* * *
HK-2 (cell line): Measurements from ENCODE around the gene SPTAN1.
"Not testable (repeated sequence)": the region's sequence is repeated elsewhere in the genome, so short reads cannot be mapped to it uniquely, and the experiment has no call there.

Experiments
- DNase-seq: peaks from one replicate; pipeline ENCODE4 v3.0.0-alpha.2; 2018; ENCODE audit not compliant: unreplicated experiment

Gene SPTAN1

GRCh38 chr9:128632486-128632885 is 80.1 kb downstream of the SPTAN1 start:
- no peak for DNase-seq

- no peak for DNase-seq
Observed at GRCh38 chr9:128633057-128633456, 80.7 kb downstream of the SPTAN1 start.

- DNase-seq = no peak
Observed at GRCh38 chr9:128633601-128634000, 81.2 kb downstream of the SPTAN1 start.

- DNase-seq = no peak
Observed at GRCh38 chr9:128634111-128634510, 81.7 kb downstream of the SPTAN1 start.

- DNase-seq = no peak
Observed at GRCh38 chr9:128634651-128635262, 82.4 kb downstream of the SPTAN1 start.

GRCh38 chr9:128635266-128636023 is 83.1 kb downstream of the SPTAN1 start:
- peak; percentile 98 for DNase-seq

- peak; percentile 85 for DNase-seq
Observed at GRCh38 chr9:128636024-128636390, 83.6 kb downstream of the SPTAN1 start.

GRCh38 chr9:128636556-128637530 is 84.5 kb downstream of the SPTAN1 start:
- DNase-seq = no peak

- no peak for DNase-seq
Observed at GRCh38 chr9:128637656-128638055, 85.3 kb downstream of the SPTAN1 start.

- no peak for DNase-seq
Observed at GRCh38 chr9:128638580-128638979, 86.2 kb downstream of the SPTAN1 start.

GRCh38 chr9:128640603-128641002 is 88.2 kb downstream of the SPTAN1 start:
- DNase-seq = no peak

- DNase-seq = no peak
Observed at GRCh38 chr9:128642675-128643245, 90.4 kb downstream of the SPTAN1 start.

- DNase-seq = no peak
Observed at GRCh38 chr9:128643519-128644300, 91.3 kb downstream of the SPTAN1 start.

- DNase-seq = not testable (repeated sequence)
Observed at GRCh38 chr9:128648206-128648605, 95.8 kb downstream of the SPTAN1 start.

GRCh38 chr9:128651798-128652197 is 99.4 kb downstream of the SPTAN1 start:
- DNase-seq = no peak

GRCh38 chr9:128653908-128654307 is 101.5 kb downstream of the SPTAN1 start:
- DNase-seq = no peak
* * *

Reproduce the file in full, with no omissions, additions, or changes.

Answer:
HK-2 (cell line): Measurements from ENCODE around the gene SPTAN1.
"Not testable (repeated sequence)": the region's sequence is repeated elsewhere in the genome, so short reads cannot be mapped to it uniquely, and the experiment has no call there.

Experiments
- DNase-seq: peaks from one replicate; pipeline ENCODE4 v3.0.0-alpha.2; 2018; ENCODE audit not compliant: unreplicated experiment

Gene SPTAN1

GRCh38 chr9:128632486-128632885 is 80.1 kb downstream of the SPTAN1 start:
- no peak for DNase-seq

- no peak for DNase-seq
Observed at GRCh38 chr9:128633057-128633456, 80.7 kb downstream of the SPTAN1 start.

- DNase-seq = no peak
Observed at GRCh38 chr9:128633601-128634000, 81.2 kb downstream of the SPTAN1 start.

- DNase-seq = no peak
Observed at GRCh38 chr9:128634111-128634510, 81.7 kb downstream of the SPTAN1 start.

- DNase-seq = no peak
Observed at GRCh38 chr9:128634651-128635262, 82.4 kb downstream of the SPTAN1 start.

GRCh38 chr9:128635266-128636023 is 83.1 kb downstream of the SPTAN1 start:
- peak; percentile 98 for DNase-seq

- peak; percentile 85 for DNase-seq
Observed at GRCh38 chr9:128636024-128636390, 83.6 kb downstream of the SPTAN1 start.

GRCh38 chr9:128636556-128637530 is 84.5 kb downstream of the SPTAN1 start:
- DNase-seq = no peak

- no peak for DNase-seq
Observed at GRCh38 chr9:128637656-128638055, 85.3 kb downstream of the SPTAN1 start.

- no peak for DNase-seq
Observed at GRCh38 chr9:128638580-128638979, 86.2 kb downstream of the SPTAN1 start.

GRCh38 chr9:128640603-128641002 is 88.2 kb downstream of the SPTAN1 start:
- DNase-seq = no peak

- DNase-seq = no peak
Observed at GRCh38 chr9:128642675-128643245, 90.4 kb downstream of the SPTAN1 start.

- DNase-seq = no peak
Observed at GRCh38 chr9:128643519-128644300, 91.3 kb downstream of the SPTAN1 start.

- DNase-seq = not testable (repeated sequence)
Observed at GRCh38 chr9:128648206-128648605, 95.8 kb downstream of the SPTAN1 start.

GRCh38 chr9:128651798-128652197 is 99.4 kb downstream of the SPTAN1 start:
- DNase-seq = no peak

GRCh38 chr9:128653908-128654307 is 101.5 kb downstream of the SPTAN1 start:
- DNase-seq = no peak